THE VASARIAN CORRIDOR
The Vasari Corridor, also known as the "Path of the Prince" is located in the heart of Florence. The Vasari Corridor is a unique architectural work of its kind, an engineering masterpiece built in the Renaissance period in Florence. The extraordinary corridor consists of an air passage over 1 km long that connects Palazzo Vecchio, the Uffizi Gallery and Palazzo Pitti.
The Vasari Corridor was built by the architect Giorgio Vasari in just 5 months at the behest of the then Duke Cosimo I de Medici on the occasion of the wedding between Francesco I de Medici, son of the Grand Duke, and Giovanna of Austria. Already from the start, Cosimo I's purpose of the Corridor was to allow the authoritative Medici personalities to move in total safety from the residence of Palazzo Pitti to the seat of government, historically established in Palazzo Vecchio. This was due to the turbulent past of the third Florentine Republic which, founded in 1527. Florence then became a Medici lordship with the defeat against the German and Spanish troops sent by Emperor Charles V and Pope Clement VII. The Vasari Corridor was therefore used as an escape strategy in dangerous situations by Duke Francis I but also as a privileged location for the entire family on Sunday holy Mass.
Another objective of the corridor was to proclaim the greatness of the family and to house the works of art from the Medici collections.
THE VASARIAN CORRIDOR - HERE'S HOW THE PRINCE'S PATH IS ARTICULATED
The route starts in the rooms of the Duchess Eleonora's apartment in Palazzo Vecchio, crosses the narrow Via della Ninna and arrives at the Palazzo delle Magistrature (now the Uffizi Palace). From the Uffizi Palace it exits following the Lungarno Archibusieri. Its path continues crossing the Ponte Vecchio, crosses Via dei Bardi, leans against the facade of the Church of Santa Felicita, enters Palazzo Guicciardini and ends in the Boboli Gardens with a double exit near the Grotta del Buontalenti and at the back of the Rondò di Bacchus.
The Corridor fully obtained its museum status with the unification of Italy and was transformed in 1866 into an extension of the Uffizi Gallery. The entrance to tour the Corridor is located on the first floor of the Uffizi. it is not possible to take photographs inside the Vasari Corridor and must be imagined as an itinerary formed by long straight corridors on a flat or slightly sloping level. Around 450 portraits hang on the walls, making it the largest collection of portraits and self-portraits in the world. Among the self-portraits of famous painters there are also those of Titian, Veronese, Delacroix, Rubens, Rembrandt, Velasquez. Moving on to the painters of the 1900s, we find those of Ligabue, Guttuso, De Chirico and Carrà. Within the Vasari Corridor we also find female portraits such as that of the painter Rosalba Carriera which depicts the three daughters of a duke. Inside the Vasari Corridor, in addition to the low temperature, one immediately notices the different size of the windows that open on both sides of the Corridor. On the river side they are small because they were meant to be used only to spot any enemies arriving from the Arno, while on the side of the road they are larger because the danger of an attack on that front was reduced and therefore light could enter them. Walking along the Corridor we cannot fail to notice a window with closable grates that overlooks, unseen, the Church of Santa Felicita.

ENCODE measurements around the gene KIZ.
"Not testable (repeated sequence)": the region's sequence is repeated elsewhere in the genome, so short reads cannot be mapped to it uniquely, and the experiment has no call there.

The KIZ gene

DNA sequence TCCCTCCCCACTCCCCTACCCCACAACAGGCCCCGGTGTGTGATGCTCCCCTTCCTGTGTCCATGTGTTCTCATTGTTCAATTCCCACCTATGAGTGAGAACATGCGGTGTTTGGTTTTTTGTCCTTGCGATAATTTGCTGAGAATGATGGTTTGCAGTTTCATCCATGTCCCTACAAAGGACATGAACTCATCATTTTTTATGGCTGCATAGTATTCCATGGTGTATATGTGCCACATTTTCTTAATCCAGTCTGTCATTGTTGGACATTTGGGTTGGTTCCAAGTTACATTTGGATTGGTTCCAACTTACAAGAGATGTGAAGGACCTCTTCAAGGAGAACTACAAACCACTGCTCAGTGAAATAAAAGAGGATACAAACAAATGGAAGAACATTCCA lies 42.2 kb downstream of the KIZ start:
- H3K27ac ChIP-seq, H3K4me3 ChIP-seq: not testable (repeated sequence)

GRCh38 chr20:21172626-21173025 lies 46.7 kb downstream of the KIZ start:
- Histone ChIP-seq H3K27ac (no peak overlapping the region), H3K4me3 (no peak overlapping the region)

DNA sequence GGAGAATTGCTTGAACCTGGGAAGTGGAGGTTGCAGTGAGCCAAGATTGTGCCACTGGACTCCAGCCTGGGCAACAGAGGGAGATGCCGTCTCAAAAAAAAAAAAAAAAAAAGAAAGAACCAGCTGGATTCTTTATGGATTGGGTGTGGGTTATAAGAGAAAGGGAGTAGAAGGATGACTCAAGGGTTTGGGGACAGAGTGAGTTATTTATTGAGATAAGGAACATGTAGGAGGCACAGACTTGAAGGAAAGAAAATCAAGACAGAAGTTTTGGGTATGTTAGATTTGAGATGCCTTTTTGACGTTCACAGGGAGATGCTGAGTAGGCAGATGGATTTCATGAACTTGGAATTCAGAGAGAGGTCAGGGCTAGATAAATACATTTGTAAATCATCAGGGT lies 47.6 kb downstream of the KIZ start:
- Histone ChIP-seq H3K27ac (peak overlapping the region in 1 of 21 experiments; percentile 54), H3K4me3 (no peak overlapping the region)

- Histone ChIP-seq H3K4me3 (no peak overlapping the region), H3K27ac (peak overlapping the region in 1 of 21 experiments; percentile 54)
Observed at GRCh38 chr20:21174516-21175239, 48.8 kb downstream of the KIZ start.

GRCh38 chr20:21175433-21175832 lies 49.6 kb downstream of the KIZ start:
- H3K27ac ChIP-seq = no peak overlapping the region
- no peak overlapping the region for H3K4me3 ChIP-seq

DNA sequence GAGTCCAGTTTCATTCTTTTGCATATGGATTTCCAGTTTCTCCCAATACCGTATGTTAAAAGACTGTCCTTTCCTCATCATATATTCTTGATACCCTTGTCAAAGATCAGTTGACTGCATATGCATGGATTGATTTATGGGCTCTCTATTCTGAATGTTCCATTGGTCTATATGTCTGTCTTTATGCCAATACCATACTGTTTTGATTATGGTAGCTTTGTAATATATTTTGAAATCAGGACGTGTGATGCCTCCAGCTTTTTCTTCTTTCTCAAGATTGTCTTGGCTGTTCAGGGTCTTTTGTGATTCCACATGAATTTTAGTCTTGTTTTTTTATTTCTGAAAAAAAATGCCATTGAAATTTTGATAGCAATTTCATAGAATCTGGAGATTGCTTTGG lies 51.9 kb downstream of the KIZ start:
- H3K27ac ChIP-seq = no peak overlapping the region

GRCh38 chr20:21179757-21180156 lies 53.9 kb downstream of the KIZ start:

In this way the Medici could attend the holy mass and spy and listen to any plots hatched against them. The corridor path ends at the Boboli Gardens, at the Buontalenti Grotto.
In 1938 Mussolini had two rectangular panoramic windows built over the Arno on the occasion of Adolf Hitler's visit to make the pact between Italy and Germany known as the Rome-Berlin axis. The Vasari Corridor was heavily damaged by a Mafia terrorist attack in 1993, when a car loaded with explosives was detonated in the air near the Flea Tower. Due to this attack, both the architecture and many of his paintings were affected, which were lost. Today the Corridor has been closed since 2016 for restoration work due to safety and its reopening was set for 2021 but there is still no official confirmation from the Superintendency.
VASARIAN CORRIDOR TOUR CANCELLATION POLICY
Since this is an extraordinary and private opening, the rules applied in the event of cancellation provide for a more restrictive policy than other private tours.
From booking to 8 days before the date of the visit, the cancellation penalty applied is equal to 80% of the total tour price.
For all those cancellations that are communicated to Italy Travels from 7 days prior to the day of the visit, the cancellation penalty applied is the full amount of the tour (100% of the total price), therefore you will not be entitled to any refund.
In case of cancellation of tickets or tours, please contact our offices by email firstname.lastname@example.org or by phone 0552670402. In any case, cancellations must be communicated in writing by email or fax in order to receive a refund partial of the amount paid, where required by the cancellation policy above. For the purposes of calculating the cancellation penalty, the date of receipt of the cancellation request sent by the customer will prevail. To this end, cancellation requests received by telephone and not accompanied by any written document will not be considered valid.
children under 10 are not allowed. I don't know any reductions for this tour.
our selection of guided tours, experience Florence with our art experts